• There's a point in a player's arc where they're almost stationary in one dimension - right at the top. That's a good place to aim, especially if you're moving in the same direction as them.
  • Try to aim as much as possible WITHOUT the mouse - if you can adjust your movement (by keyboard and jetpack) to better coincide with their arc, then DO. It's a lot more reliable than frantically waving your reticle around.
  • I don't go for 'tracking' people with my mouse:
    • If I need to adjust my aim before I shoot, I do it rapidly right before I shoot. This isn't a conscious thing but it seems to work quite well for me - your milage may vary (this is more for duels).
    • Try to place your reticle in the right place ahead of time, then wait for them to fly into your aim (this is less for duels and more for taking down people not paying a lot of attention to you).
  • At close range, it can be really unintuitive where you should be aiming. I'm not sure if this is the hitbox, lag, unintuitive physics or what, but generally, your reticle shouldn't be over your target if you're both moving at any speed. Aim well ahead of where you think you should be.

Practice, practice, practice

  • I miss loads. You will too. You won't get those awesome mid airs unless you try. And you won't get better unless you're willing to fail.
  • Engaging heavy classes is good practice (avoid jugs with the X1 LMG though). They tend to move much more slowly and predictably and their hitbox is massive.
  • Obviously, in a disc duel, it often comes down to energy management and making sure you're still in the air to land a ground-shot on them when they hit the ground. But think twice before you finish them off like this - it's often worth letting them get a few metres back up again just for the practice - they'll often be in a bad position and you'll get an easy-ish shot, but one which is more challenging than just splash damaging them when they're on the ground.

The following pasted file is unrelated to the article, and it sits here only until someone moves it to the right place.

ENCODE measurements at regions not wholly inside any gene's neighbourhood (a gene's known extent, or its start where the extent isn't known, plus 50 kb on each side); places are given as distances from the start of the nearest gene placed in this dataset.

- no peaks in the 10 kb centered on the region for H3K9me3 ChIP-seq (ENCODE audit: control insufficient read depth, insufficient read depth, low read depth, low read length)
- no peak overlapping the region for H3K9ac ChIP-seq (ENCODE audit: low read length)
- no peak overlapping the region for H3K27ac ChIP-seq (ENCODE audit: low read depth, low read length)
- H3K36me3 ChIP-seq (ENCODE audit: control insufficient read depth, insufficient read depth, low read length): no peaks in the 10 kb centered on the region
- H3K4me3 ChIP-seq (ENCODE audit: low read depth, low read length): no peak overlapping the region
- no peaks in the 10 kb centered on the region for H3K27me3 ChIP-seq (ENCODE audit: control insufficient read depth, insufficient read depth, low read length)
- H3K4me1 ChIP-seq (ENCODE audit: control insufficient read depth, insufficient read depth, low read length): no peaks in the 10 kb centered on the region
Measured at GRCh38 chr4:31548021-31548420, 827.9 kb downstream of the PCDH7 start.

• A very good skill to learn is rapidly throwing your viewport around to where you *think* someone will end up when you're flying past them (or vice versa). Don't be scared to sacrifice some aim to get some more mobility.


  • Latency isn't *that* important. Easy for me to say with my ridiculous < 20 ping, but I used to be semi-competent on Goon Haven (a US Tribes Next server) with a 250 ping. There is so much compensation going on in your aim for other factors that as long as your ping is relatively stable and your game is playable, latency is just another factor and you'll adapt to it.
    *EDIT*: Actually, T:A's netcode is terrible, ignore this point.
  • If you play jug, it's worth getting the throwable discs so if you get a good shot but you're half way through reloading, you can throw a disc at them. The aiming for these is weird - you have to hit fire and *then* aim, but I've had a good few MAs with them (and the improved rate of fire has saved me a few times).
  • Don't let your enemy get _directly_ above you. It's very hard to aim upwards. It seems much easier to aim downwards and shoot a disc in someone's face.
  • Bonus tip! Since writing this, Hi-Rez has released more spinfusors. I _always_ use the 'direct-hit' spinfusor for whatever class I'm playing - the one that does more damage but less splash. It'll improve your aim. And being able to take down a heavy in 3 shots with the duelling spinfusor is nice.
  • And finally... don't spend the whole game chasing mid-airs and ignoring the flag. No one cares that you've got 16 blue plates if they know you spent all game in the mid-field picking off easy and pointless kills.
Filed under: tribes, gaming